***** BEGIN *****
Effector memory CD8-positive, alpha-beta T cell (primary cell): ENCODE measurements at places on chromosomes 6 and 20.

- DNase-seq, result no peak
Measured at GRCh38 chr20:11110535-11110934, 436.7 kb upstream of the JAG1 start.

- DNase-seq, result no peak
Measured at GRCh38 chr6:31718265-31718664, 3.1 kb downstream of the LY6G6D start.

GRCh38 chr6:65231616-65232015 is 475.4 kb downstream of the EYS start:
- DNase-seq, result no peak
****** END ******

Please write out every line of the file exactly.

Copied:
Effector memory CD8-positive, alpha-beta T cell (primary cell): ENCODE measurements at places on chromosomes 6 and 20.

- DNase-seq, result no peak
Measured at GRCh38 chr20:11110535-11110934, 436.7 kb upstream of the JAG1 start.

- DNase-seq, result no peak
Measured at GRCh38 chr6:31718265-31718664, 3.1 kb downstream of the LY6G6D start.

GRCh38 chr6:65231616-65232015 is 475.4 kb downstream of the EYS start:
- DNase-seq, result no peak